Differences in job order cost sheet
Manufacturing and services companies differ in a number of ways. The main difference is that manufacturing companies such as the Middleton Made Knives deal with the production of goods and services. Thus, at the end of the year, they have balances of the three categories of inventory (Bhimani et al. 231). These items are recorded in the balance sheet statement. In contrast, service industries lack balances of finished goods inventory at the end of the year. The job order costing system can be used by both manufacturing and service companies because it gives information on the cost of producing a job or a job lot. A job cost sheet is used by a company to record the costs of a specific job with an aim of estimating the total and unit costs of a finished job (McLaney and Atrill 231). The three main categories of costs in a job cost sheet are direct materials, manufacturing overhead, and direct labor.
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The direct materials section of Middleton Made Knives will have entries of all items that are directly used in the production of knives. Some of the items that are likely to appear in this section are hardened steel blanks that are used to make the knife shaft and blade, wood for the handle, and packaging materials. In contrast, the direct material section of service companies differs across the industry depending on the type of services that are offered by an entity. It is worth mentioning that most service companies do not keep track of the direct materials that are used in the production process because they are insignificant (McLaney and Atrill 172). For example, in the case of accounting and law firms, direct materials are low-cost items such as papers. Most of these companies treat such items as overheads and not direct materials. Therefore, they are recorded under overheads. In some instances, service companies track the costs of direct materials, especially when they are significant. For instance, consider the case of electricians who performs repairs. They will charge for services rendered. Apart from that, they may also purchase some materials for carrying out the repairs (Brigham and Ehrhardt 210). In this case, they will keep track of the cost of these materials. Such items will be treated as direct materials just like the case of raw materials in the manufacturing industry. Another example is the total cost of producing a movie. Some of the direct materials that are often used are props, costumes, and broad sets (Bhimani et al. 231). These costs in most cases are quite significant and are always recorded in the direct material section. Therefore, the recording of items in the direct material section of a service company highly depends on the significance of the cost of items. However, the process of recording the information in the job cost sheet for the manufacturing and service industries is the same.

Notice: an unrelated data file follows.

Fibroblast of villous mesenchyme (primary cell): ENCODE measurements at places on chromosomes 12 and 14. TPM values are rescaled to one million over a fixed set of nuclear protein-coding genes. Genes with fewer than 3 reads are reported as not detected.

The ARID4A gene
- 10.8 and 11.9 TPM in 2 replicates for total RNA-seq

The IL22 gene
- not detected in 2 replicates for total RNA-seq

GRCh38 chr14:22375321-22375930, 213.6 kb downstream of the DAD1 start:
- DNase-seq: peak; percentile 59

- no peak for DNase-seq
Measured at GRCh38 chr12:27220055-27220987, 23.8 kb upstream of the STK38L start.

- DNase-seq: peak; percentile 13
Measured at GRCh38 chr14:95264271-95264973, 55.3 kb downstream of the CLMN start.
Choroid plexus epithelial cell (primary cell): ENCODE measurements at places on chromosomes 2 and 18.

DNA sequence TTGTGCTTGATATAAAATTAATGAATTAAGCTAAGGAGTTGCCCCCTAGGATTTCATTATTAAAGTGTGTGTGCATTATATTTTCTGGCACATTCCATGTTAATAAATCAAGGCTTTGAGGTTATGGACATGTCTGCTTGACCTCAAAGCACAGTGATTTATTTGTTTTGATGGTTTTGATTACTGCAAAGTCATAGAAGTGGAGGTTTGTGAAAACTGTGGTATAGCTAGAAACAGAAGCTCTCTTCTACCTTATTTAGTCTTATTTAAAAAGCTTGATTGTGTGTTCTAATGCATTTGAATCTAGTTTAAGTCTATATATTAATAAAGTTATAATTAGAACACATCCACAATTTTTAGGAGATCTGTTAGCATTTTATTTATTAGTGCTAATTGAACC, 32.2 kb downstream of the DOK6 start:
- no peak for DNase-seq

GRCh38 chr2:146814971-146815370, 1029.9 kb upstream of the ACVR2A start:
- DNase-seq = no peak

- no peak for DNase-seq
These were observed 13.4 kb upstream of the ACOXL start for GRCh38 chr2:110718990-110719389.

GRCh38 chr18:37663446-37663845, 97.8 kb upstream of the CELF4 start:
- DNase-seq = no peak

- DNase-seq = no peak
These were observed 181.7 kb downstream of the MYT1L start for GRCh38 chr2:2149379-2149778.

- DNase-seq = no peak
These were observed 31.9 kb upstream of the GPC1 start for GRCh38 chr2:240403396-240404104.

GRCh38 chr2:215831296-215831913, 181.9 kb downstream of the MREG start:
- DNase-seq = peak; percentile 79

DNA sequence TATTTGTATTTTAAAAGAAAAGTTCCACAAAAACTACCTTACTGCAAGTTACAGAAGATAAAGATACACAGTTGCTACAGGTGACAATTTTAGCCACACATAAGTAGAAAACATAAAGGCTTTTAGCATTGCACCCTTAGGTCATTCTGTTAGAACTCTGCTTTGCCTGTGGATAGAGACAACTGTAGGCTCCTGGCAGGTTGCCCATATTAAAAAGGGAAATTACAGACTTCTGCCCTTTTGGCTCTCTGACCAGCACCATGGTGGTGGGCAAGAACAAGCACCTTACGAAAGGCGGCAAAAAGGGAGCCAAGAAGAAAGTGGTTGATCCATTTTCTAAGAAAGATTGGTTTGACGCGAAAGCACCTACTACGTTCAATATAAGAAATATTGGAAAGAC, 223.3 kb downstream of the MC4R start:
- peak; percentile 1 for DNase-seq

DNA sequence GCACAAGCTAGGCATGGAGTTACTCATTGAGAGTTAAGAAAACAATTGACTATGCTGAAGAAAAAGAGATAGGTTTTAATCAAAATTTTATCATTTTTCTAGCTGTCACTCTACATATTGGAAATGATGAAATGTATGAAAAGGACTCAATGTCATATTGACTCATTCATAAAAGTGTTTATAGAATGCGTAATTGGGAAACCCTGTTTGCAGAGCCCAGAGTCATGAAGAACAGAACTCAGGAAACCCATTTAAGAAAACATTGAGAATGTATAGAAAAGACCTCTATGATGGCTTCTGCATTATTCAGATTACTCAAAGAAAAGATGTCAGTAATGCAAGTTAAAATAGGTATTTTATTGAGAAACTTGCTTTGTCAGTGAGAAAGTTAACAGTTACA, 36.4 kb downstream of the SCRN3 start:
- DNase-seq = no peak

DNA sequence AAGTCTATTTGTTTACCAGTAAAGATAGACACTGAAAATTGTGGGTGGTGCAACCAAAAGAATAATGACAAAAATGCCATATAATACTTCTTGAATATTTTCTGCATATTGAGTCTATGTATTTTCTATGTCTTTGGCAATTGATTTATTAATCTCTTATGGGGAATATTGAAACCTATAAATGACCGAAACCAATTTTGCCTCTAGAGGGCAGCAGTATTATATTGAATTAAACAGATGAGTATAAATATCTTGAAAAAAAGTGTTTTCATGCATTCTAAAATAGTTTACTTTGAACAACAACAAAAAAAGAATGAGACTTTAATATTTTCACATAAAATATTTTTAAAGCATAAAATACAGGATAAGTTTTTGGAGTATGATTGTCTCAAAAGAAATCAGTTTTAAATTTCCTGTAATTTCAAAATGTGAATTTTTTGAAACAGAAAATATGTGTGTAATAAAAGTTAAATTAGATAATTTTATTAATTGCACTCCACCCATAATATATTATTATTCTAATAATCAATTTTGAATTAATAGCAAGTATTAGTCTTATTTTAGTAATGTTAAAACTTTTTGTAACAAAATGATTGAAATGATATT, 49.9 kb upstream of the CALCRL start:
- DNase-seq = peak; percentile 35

Examples of costs for Middleton Made Knives
As mentioned above, the other sections of the job order cost sheet are direct labor and manufacturing overheads (McLaney and Atrill 172). Some of the items that are recorded in these sections are discussed below.
This section basically records factory labor costs. In the case of Middleton Made Knives, the items in this section will comprise gross earnings of factory workers, taxes on payroll, and fringe benefits that are incurred by the company (McLaney and Atrill 172). The factory labor costs are allocated to the jobs based on the time tickets that are often prepared when the job is being executed. The time ticket records information of the employee, a number of hours worked, the job charged, and the total labor cost.
This section of a job order cost sheet accumulates the costs that are directly related to the manufacturing process. Therefore, they relate to the entire production and not a specific job. Some of the items that will be included are depreciation on factory building (if the company owns the building), rent, depreciation of factory equipment, salaries that are paid to supervisors in the factory, costs incurred by the factory quality control department, salary of factory maintenance employees, indirect factory supplies, cost of electricity, gas and water that is used in the factory, property tax on factory building, and cost of repairs and maintenance of machines and equipment at the factory (Weygandt, Kieso and Kimmel 169). These costs are blanket and cannot be assigned to a specific job based on the amount incurred. Therefore, there is a need to assign them to each unit produced. This process is at times challenging because there is no direct association between the overheads and the units produced (Weygandt, Kieso and Kimmel 163). To solve this problem, most companies often use predetermined overhead rates. It is worth mentioning that the costs that are not related to the manufacturing process are expensed and not added to the product unit cost. An example of such type of cost is an amount spent on sales and marketing.
Bhimani, Alnoor, Charles Horngren, Srikant Datar, and George Forster. Management and Cost Accounting, England: Pearson Education Limited, 2008. Print.
Brigham, Eugene and Michael Ehrhardt. Financial Management Theory and Practice, USA: South-Western Cengage Learning, 2009. Print.
McLaney, Evans, and Peter Atrill. Financial Accounting for Decision Makers, London: Financial Times/Prentice Hall, 2008. Print.
Weygandt, Jerry, Donald Kieso, and Paul Kimmel. Managerial Accounting: Tools for Business Decision Making, London: John Wiley & Sons Ltd, 2010. Print.